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FERPA - FAQs for Students

FERPA FAQs Overview​​

FERPA – FAQs for Students


What are my rights under FERPA?


The Federal Family Educational Rights and Privacy Act of 1974 (FERPA) affords an eligible student, in general, the following rights regarding your “education record”:

  • To inspect and review your record
  • To seek amendments to a record that you believe is incorrect
  • To control the disclosure of your record to others

How do I know if I am an eligible student?


You are an eligible student if you are currently enrolled at Bridgewater State University or if you previously attended BSU. FERPA does not apply to applicants who have been admitted but who have not yet attended.


Which educational records are covered under FERPA?

Education records are records that are directly related to you and are maintained by BSU or a party acting for or on behalf of the university.  Examples include grades, transcripts, class lists, student course schedules, as well as your financial information and discipline files. 

The education record does not include:

  • Name​​
  • Hometown
  • College of school and major field of study
  • Participation in officially recognized activities and sports
  • Weight, height, and age of members of athletic teams
  • Dates of enrollment
  • Class level (i.e. Freshmen, Sophomore etc.)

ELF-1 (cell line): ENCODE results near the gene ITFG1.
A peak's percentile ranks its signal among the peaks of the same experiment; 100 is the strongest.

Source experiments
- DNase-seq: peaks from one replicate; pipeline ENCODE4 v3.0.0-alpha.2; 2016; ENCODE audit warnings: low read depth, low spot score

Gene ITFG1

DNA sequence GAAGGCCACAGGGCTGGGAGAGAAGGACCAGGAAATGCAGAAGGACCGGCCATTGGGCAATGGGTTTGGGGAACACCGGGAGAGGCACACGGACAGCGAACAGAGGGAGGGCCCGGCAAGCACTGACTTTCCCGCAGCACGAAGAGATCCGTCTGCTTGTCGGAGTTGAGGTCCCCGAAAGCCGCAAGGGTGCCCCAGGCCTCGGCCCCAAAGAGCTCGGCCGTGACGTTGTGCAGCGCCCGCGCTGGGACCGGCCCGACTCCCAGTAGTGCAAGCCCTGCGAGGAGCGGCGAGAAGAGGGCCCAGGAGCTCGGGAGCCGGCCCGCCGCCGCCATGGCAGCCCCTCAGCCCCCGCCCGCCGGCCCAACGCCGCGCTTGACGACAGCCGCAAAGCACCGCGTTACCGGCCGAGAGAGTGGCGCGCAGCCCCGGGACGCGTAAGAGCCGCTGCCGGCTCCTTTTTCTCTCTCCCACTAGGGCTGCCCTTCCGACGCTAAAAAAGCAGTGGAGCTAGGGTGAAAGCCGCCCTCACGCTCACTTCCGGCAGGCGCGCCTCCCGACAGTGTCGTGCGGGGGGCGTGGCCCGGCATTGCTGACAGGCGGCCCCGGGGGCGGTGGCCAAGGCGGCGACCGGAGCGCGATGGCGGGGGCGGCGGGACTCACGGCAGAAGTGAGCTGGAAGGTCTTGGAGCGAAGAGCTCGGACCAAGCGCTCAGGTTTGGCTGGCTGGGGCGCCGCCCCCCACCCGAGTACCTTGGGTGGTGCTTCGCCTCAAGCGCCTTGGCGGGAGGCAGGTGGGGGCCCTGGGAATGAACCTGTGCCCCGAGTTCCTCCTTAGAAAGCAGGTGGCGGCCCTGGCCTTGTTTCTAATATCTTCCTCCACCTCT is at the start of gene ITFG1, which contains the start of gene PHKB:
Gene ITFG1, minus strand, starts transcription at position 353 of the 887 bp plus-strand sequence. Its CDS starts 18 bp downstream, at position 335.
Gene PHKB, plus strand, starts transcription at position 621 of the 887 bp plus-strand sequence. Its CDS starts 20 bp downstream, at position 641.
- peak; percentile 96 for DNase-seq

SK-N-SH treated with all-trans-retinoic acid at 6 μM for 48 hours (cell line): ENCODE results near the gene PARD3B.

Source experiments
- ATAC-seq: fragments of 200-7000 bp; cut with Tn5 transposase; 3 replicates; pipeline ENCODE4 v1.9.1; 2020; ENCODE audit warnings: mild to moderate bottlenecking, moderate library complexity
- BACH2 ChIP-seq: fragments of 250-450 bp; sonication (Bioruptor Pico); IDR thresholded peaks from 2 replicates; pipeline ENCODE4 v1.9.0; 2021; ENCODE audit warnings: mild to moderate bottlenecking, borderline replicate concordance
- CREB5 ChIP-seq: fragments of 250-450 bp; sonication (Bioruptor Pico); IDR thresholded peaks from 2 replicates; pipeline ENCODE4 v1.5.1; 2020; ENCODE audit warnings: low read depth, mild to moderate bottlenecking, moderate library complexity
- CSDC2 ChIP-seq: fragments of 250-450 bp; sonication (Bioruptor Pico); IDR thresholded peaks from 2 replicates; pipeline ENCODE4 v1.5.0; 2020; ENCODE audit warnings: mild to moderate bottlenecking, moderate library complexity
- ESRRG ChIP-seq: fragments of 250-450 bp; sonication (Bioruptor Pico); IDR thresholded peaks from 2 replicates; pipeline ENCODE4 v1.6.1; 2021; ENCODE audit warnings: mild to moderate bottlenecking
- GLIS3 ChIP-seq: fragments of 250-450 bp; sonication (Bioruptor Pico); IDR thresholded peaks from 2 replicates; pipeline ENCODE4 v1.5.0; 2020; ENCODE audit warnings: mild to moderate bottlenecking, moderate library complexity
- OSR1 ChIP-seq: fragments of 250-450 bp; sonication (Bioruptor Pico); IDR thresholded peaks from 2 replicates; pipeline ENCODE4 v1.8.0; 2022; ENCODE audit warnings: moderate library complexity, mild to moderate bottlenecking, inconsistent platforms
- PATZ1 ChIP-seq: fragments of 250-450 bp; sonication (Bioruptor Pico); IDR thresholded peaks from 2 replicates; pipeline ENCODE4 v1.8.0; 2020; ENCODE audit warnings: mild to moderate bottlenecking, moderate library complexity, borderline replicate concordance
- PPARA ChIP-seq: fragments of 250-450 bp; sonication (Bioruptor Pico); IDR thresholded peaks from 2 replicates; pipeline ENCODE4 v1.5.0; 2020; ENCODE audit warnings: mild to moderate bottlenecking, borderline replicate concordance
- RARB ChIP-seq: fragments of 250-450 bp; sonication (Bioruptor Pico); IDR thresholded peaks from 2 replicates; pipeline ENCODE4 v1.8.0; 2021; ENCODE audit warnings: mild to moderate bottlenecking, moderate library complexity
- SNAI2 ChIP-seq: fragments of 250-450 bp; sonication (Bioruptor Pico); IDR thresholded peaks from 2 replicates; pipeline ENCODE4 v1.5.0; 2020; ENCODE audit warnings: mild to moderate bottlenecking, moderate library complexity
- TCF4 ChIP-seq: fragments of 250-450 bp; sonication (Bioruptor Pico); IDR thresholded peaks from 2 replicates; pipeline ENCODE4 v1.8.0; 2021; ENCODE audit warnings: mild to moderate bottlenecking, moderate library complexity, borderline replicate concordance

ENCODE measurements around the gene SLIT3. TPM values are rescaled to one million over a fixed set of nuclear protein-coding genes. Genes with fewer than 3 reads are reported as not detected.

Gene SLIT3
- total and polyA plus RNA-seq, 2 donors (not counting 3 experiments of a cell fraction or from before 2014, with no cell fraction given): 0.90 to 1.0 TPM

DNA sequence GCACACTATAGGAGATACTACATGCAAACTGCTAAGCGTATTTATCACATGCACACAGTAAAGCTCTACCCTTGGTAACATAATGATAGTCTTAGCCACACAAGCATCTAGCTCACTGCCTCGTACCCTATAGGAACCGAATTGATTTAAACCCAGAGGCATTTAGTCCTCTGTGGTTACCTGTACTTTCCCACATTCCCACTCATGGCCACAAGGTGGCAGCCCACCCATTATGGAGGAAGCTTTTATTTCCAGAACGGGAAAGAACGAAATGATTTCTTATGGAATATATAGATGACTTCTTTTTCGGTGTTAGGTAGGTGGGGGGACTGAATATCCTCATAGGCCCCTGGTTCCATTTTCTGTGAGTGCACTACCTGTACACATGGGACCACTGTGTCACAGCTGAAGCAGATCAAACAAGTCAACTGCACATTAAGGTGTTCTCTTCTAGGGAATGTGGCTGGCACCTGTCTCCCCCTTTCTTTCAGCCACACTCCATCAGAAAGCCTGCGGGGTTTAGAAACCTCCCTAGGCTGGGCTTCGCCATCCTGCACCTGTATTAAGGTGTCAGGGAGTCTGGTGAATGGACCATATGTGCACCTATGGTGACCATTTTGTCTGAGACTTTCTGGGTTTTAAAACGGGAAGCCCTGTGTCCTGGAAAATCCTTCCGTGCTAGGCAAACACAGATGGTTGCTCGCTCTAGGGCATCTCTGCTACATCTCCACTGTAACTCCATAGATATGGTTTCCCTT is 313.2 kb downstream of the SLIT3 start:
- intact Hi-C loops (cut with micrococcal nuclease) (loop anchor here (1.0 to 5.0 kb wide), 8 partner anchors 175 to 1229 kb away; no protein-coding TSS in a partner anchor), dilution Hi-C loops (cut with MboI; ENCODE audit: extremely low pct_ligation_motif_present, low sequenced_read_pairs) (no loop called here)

• Enrollment Status (full-time-part-time)
  • Peer graded papers

 Who has access to my record?

Under FERPA, a school may not generally disclose personally identifiable information from an eligible student’s education record to a third party without the written consent of the students. However, FERPA allows colleges and universities to classify part of the education record as directory information, and directory information may be disclosed without your written consent.


What is the difference between directory information and non-directory or personally identifiable information?


FERPA allows colleges and universities to classify part of the educational record as directory information. Typically, schools may disclose directory information without the written consent of the student. Additionally, as a state institution, BSU must comply with Freedom of Information requests and supply directory information when responding to those requests.


BSU has identified the following as directory information:

  • Information that is not recorded – that is, personal knowledge
  • Sole possession records (kept in the sole possession of the maker, used as a memory aid and not accessible or revealed to any other person).
  • Law enforcement records
  • Certain employment records
  • Treatment records
  • Alumni records
  • Certificates, degrees and awards received, including deans list and honors​

Non-directory or personally identifiable information is any education record not classified as directory information. Examples of non-directory information are: Social Security number, Student ID number, Grades, GPA, & Class schedule. This information is not generally released. The University may however under FERPA release such data to certain persons including: 

  • Official of the University with a legitimate educational interest